working slowly may be a human one,i.e.,impa-
tience with a scheme of things that does not match
the way things would be done on Earth.Slow-paced
lunar operations might not only be found boring
to watch,but there could be a tendency to think
of them as inefficient,i.e.,not getting things done
‘fast enough’.
2.1b Automated subroutines
A second kind of lunar tele-operation will involve
controlling devices that replicate the hand-eye
coordination of a skilled technician.This is the kind
of situation presently associated with surgical
telemedicine.Two manipulators for hands,and two
cameras for stereovision to an operator,along with
some upper-body mobility,would be ideal.It will
be useful to include processors and software in the
lunar equipment that could control specific pre-
cise or repetitious operations,so that the role of
the earth operator would be more supervisory.This
method would be similar to the way many factory
Telerobotic exploration of the Moon 817
robot devices work on Earth.The control soft-
ware would be fine-tuned and updated from time
to time.
2.2 Bandwidth requirements
Sensory immersion in operator control stations
requires high-bandwidth,high-resolution systems
with stereo audio,imaging,and haptic (tactile)
control (with or without feedback).Higher band-
width does not eliminate the latency problem,but
would provide more information that could be used
for making better decisions.Device control as well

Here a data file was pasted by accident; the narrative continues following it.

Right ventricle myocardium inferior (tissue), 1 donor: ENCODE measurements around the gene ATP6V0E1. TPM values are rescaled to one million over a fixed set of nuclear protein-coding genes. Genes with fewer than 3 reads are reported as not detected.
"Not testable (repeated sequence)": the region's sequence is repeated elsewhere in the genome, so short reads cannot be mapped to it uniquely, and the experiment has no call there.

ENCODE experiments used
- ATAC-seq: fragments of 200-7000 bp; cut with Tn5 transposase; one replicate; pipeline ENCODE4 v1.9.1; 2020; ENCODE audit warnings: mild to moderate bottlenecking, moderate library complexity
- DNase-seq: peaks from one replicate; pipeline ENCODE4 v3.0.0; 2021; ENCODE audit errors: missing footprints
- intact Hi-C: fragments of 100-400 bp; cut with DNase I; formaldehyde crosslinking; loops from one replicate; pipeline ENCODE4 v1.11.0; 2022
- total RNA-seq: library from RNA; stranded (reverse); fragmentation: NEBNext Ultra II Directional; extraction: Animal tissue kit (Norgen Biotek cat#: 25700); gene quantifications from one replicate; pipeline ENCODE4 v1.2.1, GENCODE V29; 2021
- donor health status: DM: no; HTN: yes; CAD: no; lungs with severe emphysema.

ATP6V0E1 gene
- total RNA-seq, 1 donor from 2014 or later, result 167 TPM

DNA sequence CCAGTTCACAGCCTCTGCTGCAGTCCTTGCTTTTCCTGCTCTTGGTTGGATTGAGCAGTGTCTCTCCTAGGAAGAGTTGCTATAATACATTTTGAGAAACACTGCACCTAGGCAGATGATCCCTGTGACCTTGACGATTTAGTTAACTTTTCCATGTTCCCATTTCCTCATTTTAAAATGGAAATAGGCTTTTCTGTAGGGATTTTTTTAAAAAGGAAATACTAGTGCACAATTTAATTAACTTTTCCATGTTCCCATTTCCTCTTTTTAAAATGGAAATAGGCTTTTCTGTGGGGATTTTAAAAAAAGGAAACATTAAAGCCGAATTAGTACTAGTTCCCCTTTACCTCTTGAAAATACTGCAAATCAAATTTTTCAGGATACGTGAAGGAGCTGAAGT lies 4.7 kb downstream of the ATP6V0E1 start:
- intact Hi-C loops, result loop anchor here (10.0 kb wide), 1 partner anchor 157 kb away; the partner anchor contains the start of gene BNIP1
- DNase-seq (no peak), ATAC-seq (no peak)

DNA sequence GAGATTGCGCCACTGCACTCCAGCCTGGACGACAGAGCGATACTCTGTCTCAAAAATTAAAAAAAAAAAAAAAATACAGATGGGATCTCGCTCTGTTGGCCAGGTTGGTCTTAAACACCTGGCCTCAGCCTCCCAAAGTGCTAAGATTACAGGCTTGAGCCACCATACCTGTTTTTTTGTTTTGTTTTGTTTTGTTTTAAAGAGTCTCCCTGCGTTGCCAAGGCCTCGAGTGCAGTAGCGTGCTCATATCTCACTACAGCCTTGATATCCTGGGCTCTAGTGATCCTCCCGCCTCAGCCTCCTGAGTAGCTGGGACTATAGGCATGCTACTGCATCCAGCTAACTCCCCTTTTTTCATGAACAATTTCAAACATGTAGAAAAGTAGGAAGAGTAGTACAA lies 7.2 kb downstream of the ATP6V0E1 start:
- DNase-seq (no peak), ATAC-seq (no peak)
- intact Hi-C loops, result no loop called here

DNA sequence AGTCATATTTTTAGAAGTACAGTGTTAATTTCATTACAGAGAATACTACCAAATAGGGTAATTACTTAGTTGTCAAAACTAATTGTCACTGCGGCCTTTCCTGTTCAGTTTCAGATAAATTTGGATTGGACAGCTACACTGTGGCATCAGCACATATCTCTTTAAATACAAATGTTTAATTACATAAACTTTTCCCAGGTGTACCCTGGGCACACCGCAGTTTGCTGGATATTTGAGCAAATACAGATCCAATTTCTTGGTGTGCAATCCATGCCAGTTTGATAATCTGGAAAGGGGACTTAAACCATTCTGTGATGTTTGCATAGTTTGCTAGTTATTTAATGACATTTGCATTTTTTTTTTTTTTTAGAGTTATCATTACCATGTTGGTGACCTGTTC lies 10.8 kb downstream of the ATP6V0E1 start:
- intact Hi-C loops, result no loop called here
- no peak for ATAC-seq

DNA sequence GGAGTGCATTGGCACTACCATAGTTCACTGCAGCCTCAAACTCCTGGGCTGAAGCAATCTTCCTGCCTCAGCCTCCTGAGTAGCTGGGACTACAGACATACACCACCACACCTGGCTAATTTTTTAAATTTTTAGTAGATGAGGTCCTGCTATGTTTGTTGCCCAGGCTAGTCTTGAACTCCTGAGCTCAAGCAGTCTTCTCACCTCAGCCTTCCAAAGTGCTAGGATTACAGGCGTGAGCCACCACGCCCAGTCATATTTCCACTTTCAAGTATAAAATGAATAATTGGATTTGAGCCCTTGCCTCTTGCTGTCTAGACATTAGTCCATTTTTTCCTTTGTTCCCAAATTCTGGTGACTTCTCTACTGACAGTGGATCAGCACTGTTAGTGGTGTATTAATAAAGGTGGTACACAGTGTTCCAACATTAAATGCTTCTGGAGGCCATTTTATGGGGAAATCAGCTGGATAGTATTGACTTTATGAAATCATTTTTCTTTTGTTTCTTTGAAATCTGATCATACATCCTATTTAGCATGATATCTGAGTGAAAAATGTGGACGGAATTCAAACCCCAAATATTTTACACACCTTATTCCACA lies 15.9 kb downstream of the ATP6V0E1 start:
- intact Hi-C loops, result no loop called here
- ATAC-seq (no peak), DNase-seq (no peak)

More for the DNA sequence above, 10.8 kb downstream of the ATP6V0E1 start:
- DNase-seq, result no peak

as video and data could be stored as multi-channel
records,which would later be used for analysis,
training,and general distribution.
2.3 Infrastructure requirements
Initially,a facility to control lunar devices might
resemble previous control centers.There would be
command and display equipment for operators,as
well as a network of computers,data lines,and
transmitter-receiver stations at various places on
Earth.Safeguards for both physical security from
outside,and prevention of operator errors before
they are made (via simulation and command-
checking) would be included.
Some work stations for operator control of
devices (both ‘mobility’ and ‘skilled technician’
types) would be present,to provide a virtual lunar
environment for some of the operators.This sense
of being on the Moon could be distributed to
the outside world via a virtual viewing-room envi-
ronment for observers,with media feeds to the
world at large.A control architecture would be